Labour’s new policy and the Bank of England is fundamentally pro-capital and anti-labour

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I try very hard to be positive about the Labour Party's  economic policies, and I promise you, it is hard.  Take this morning as an example.  As the Guardian and many other newspapers have reported:

The Bank of England could be given a mandate to boost productivity growth under a Labour government as part of opposition plans to overhaul the country’s “economic architecture”.

Revealing the findings from a review of the UK financial system, the shadow chancellor, John McDonnell, will on Wednesday make the case for a fundamental transformation that could include a revamp of the Bank’s remit in order to help drive economic growth.

I stress that I cannot find the original document to which this report refers: as yet it does not appear to be on the Labour Party's website,  but since all the reports are broadly similar the Labour Party must have issued a press release focusing on these issues, although that release is also not in its web site as I am writing.

I have to say I am completely bemused as to what Labour are trying to achieve.

First of all, why is Labour maintaining an independent central bank? This feature,  which is an absolute mark of right-wing neoliberal thinking,  and which is a legacy of the Gordon Brown /  Ed Balls  era from which I would have thought John McDonnell was keen to disassociate himself,  has three incredibly unfortunate consequences in that it removes economic policy from democratic control, puts bankers in charge, and makes monetary policy the focus of attention when fiscal policy has to be the future direction of all economic policy. The time for economic policy to come back solely under the control of elected politicians within the Treasury has arrived: it is deeply disappointing to see that Labour has not embraced this idea.

Second,  I have long argued that for the Bank of England to have a single economic objective of maintaining the inflation rate at 2% is absurd, particularly when inflation is, in itself, no longer any real risk to the UK economy. This will even be true if we have a significant spike as a result of a Hard Brexit,  because that will be externally imposed and there will be nothing that the Bank of England could do to control it.  In that case, the adoption of another one, or more, goals was appropriate,  but to make that new goal labour productivity was not.  In fact, of all the goals that I can imagine, productivity has to be about the worst that Labour could have picked.  That needs explanation.

Productivity is measured by recording the amount of output from a process given a fixed input of the variable that is the focus of attention. So, for example,  if labour productivity is being measured then the focus is upon the amount of output for each unit of labour input into the process (e.g., a working hour). So what Labour is saying by adopting a labour productivity measure as a Bank of England target is that it wants the amount of productivity in the economy to rise for each unit of labour input. This has some quite serious consequences.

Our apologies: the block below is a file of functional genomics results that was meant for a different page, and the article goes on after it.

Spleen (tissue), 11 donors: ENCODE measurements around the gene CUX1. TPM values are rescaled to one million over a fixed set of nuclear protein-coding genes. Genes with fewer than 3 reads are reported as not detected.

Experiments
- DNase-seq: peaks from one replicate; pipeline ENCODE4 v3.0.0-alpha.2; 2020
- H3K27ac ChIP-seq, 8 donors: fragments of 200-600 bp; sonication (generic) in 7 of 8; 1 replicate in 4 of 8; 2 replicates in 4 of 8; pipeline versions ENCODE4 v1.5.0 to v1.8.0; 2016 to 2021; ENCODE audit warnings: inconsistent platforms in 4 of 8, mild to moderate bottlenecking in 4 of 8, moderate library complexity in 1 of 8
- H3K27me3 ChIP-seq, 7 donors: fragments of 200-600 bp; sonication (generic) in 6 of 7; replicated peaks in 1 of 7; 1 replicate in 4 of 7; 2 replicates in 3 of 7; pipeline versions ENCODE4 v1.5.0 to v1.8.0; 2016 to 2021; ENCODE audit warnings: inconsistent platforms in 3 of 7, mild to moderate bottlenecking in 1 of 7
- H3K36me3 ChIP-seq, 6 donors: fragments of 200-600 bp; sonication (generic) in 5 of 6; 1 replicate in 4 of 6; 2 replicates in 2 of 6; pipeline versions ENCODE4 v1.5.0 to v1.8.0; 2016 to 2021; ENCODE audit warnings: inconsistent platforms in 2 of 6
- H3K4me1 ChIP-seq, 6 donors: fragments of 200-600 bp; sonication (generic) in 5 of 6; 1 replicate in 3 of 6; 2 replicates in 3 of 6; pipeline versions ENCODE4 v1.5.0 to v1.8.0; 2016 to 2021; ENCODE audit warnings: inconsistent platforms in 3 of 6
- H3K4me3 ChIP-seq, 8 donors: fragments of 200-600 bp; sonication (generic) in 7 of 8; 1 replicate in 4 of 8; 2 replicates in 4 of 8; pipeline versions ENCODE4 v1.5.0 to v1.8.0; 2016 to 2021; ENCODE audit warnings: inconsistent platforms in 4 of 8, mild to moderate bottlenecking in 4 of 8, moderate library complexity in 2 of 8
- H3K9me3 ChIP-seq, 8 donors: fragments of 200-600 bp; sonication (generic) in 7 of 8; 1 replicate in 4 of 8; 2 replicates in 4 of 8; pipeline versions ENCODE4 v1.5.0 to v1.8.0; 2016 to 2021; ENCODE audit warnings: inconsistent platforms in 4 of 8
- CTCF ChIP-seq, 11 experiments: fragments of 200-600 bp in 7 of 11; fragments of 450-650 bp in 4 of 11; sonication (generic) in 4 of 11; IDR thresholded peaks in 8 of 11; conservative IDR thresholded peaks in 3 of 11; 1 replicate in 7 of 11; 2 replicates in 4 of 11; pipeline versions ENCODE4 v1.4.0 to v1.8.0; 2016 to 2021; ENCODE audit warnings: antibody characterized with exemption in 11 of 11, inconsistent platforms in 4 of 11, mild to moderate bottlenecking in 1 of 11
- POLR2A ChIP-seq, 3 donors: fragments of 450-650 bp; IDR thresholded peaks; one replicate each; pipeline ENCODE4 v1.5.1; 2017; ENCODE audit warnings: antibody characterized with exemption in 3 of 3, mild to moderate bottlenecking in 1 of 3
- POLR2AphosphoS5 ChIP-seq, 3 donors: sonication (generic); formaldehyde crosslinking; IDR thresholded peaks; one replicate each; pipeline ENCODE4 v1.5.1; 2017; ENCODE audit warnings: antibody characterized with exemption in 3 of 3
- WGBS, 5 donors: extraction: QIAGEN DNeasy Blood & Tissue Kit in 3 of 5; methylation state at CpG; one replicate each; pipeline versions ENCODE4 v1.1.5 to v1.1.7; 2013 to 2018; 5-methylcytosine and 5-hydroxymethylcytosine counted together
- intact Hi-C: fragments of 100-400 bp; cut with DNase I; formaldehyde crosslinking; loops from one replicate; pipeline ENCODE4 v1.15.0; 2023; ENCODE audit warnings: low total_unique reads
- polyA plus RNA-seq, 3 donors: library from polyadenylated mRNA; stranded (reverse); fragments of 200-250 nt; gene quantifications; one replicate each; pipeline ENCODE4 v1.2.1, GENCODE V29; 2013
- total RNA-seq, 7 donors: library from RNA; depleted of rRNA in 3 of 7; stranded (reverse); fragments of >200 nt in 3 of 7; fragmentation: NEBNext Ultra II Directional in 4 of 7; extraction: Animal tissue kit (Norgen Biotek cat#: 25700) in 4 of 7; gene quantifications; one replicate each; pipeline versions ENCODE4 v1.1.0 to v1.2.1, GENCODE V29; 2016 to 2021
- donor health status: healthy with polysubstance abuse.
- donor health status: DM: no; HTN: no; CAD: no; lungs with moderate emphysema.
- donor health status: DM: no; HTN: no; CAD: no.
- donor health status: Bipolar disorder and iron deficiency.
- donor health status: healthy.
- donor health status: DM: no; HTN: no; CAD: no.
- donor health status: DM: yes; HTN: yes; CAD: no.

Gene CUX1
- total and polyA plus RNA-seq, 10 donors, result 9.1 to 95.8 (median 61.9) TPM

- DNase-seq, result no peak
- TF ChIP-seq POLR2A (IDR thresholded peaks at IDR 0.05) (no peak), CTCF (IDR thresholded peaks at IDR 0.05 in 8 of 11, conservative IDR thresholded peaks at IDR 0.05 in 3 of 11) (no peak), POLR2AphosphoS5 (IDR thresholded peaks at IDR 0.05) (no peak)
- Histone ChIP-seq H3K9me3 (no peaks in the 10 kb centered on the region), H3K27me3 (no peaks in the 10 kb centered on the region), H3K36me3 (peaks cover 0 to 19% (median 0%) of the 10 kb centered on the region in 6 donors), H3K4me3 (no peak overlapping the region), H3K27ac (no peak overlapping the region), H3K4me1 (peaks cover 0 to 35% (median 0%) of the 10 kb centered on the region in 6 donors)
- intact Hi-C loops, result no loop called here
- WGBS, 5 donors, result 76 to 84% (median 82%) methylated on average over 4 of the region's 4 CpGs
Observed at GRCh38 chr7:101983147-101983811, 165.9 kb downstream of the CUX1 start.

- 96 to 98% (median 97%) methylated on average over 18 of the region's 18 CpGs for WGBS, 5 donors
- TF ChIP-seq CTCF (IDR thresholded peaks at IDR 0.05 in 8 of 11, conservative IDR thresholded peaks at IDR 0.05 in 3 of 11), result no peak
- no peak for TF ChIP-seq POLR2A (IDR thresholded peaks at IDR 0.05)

First,  it very obviously encourages the substitution of capital for labour. In other words,  the target necessarily encourages increasing unemployment,  particularly among those with low skills, where we have a major social problem already.

Second, since the measure is eventually made in financial terms,  there is also an obvious incentive to deliver low wage increases,  which is (I would have thought) the last thing that Labour wants to encourage.

Third,  this goal does not take into consideration the distribution of the benefit of the increased productivity. We have seen decades of overall rising productivity in our economies, but with the vast majority of that gain going to capital.  The result has been increasing inequality, rising corporate profits, and increasing relative poverty and there is nothing whatsoever in this new target that reverses that situation.

For all three reasons, the recommendation made is remarkably pro-capital and remarkably anti-labour, in the sense of being very largely counter to the best interests of those who work for a living.  I can see very little to applaud about that.

The alternative measure that should have been adopted has been discussed here, often. The appropriate target was rising median wages.

Median wages must be the target because the mean is heavily skewed by very high paid to a few people in the workforce.

And median pay must also be targeted because it makes clear that the goal is an increasing reward to the person who works for a living, and who earns around the normal level of pay,  who I would expect to be at the epicentre of Labour's concern.

And median pay needs to be considered because this then requires investment in new productive capacity, but of a type which does not leave large numbers in the country behind, as a pure productivity target might well do.

I would love to say I could see any logic to what Labour has done.  Maybe someone can enlighten me as to what it is. But right now Labour  appears to be polishing its credentials as a deeply conventional, and fundamentally neoliberal party when it comes to economic policy.